Intricately engraved antique stock certificate from the Rock Island and Peoria Railway Company dating back to the 1870's. This document, which is signed by the company President and Secretary, was printed by the Western Bank Note Company and measures approximately 9 3/4" (w) by 7 1/2" (h).
This certificate's vignette features a train crossing a bridge over a herd of livestock in a stream. A small train appears at the bottom of the piece.
You will receive the exact certificate pictured.
The Peoria and Rock Island (P & RI) was built during the post-American Civil War 1860s, a period of substantial railroad development, especially in the victorious Northern states. Although both Peoria, Illinois and Rock Island, Illinois are located on navigable waterways and enjoyed substantial freight traffic by steamboat, there would be no direct water connection between the Upper Mississippi River and the Illinois River until the construction of the Hennepin Canal in 1907. The Peoria and Rock Island, for legal purposes, changed its name to the Rock Island and Peoria Railway in October 1877.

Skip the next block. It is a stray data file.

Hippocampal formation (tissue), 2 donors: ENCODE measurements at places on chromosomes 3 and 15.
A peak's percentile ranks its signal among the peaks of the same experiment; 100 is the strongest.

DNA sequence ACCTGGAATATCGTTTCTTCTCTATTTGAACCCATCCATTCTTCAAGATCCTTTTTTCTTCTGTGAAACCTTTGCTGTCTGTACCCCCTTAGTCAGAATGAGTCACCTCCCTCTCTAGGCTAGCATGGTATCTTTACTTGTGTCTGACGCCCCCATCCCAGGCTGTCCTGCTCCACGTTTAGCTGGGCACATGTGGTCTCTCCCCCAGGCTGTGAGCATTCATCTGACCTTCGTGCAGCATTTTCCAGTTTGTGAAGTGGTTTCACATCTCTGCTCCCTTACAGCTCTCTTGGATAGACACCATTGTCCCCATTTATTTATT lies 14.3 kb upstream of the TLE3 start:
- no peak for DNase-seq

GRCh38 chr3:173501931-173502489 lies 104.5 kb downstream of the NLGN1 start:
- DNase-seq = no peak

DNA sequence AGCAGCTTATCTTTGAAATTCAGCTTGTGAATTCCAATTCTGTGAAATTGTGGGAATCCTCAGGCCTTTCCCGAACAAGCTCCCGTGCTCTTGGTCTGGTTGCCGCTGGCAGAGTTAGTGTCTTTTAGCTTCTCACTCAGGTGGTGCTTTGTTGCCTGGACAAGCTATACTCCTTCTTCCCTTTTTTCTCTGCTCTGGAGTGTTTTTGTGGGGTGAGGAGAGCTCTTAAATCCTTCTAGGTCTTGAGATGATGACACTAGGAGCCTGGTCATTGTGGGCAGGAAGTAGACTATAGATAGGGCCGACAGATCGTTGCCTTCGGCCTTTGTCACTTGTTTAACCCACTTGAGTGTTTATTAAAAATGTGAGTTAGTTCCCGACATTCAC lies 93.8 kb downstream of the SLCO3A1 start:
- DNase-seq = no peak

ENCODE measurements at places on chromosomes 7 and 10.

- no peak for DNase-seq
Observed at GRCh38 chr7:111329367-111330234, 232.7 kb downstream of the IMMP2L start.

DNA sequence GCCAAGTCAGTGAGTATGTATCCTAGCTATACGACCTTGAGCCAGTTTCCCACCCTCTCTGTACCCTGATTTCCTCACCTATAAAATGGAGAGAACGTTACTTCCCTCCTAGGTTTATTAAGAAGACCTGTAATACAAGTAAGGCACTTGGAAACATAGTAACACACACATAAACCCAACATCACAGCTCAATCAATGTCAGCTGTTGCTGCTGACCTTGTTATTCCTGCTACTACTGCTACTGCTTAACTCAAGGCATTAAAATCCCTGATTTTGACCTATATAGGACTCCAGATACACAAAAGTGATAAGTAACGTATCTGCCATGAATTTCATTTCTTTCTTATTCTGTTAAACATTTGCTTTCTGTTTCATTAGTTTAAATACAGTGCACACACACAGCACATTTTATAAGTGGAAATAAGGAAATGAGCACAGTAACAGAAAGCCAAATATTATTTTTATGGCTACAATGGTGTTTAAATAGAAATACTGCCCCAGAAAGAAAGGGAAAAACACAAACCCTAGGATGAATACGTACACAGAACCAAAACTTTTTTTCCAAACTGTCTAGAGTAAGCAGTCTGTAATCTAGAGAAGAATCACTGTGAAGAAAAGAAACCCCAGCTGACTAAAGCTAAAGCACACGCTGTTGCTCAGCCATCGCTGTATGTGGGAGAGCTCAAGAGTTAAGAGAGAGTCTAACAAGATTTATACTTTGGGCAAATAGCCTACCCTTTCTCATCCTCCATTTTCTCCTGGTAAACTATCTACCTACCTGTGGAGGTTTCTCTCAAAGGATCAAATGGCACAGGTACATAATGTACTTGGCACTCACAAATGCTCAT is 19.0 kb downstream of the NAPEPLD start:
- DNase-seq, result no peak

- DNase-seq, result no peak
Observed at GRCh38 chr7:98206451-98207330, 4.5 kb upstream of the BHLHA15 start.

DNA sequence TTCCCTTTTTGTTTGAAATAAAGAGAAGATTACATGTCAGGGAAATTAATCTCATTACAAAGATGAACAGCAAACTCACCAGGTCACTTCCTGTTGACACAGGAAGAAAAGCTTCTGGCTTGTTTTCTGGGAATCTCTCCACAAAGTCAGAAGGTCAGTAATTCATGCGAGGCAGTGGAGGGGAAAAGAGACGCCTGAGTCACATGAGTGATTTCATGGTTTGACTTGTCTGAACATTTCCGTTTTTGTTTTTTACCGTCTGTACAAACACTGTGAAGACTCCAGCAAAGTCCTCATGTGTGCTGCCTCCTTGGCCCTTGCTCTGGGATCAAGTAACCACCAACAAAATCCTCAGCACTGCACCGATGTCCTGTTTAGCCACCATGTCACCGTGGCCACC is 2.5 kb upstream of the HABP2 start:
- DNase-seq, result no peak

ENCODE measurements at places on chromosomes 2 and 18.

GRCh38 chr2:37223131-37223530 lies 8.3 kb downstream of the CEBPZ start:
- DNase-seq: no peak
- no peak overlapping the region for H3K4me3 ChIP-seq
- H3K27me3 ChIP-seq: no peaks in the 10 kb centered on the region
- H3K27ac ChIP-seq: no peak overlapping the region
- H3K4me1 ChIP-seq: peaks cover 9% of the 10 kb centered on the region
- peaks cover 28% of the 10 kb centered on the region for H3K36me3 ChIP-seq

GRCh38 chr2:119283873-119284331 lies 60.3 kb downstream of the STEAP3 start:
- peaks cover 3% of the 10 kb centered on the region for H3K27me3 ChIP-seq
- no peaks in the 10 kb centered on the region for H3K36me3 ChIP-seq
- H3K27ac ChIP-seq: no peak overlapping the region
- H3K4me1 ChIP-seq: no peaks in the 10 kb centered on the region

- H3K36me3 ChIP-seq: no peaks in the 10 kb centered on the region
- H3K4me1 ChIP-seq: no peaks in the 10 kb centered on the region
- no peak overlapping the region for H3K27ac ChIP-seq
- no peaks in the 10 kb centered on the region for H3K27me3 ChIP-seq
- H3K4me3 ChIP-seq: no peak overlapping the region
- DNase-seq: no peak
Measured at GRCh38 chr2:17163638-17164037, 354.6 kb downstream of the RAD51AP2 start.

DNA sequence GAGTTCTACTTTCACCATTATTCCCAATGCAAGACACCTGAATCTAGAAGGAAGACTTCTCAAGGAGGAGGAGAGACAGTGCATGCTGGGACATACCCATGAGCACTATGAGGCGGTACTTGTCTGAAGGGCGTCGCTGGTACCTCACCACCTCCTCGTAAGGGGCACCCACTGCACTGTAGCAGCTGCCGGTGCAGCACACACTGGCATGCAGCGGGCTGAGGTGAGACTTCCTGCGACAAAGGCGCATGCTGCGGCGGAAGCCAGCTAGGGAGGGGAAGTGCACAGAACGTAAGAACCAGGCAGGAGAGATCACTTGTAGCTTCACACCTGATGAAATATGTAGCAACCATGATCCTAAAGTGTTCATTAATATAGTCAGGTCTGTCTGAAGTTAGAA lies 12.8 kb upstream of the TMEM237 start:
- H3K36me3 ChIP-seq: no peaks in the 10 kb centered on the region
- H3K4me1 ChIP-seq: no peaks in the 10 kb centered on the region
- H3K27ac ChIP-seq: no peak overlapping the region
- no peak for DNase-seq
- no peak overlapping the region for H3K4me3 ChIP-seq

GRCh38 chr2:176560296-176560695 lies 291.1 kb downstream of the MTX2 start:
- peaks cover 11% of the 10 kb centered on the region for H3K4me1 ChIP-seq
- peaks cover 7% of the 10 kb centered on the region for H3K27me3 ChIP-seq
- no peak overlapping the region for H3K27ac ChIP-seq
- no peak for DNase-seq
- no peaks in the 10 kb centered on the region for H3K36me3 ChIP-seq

The largest railroad serving Rock Island was the Chicago, Rock Island and Pacific, a multi-state railroad that soon acquired the smaller Rock Island and Peoria. On June 11, 1903, the former P & RI became a branch line of the larger transportation company. As a branch line, the P & RI specialized in the transportation of freight from the "Rock Island's" Great Plains service area to Peoria. During the early years of the 20th century, distilleries in Peoria manufactured a significant share of U.S. produced blended whiskey. Carloads of small grains such as rye and barley rumbled southeastward on the former Peoria and Rock Island to the fermentation vats.
The enactment of American Prohibition in 1919, together with the invention of the mass-produced automobile, dealt the former Peoria and Rock Island a blow from which it could not recover. The Rock Island railroad began to shut down its Peoria branch line in 1963. While that section of the P & RI that stretches from Peoria north to Toulon, Illinois became a public trail in 1989, the northern section of the same right-of-way, between Toulon and Rock Island, was liquidated into the hands of adjacent landowners in the private sector.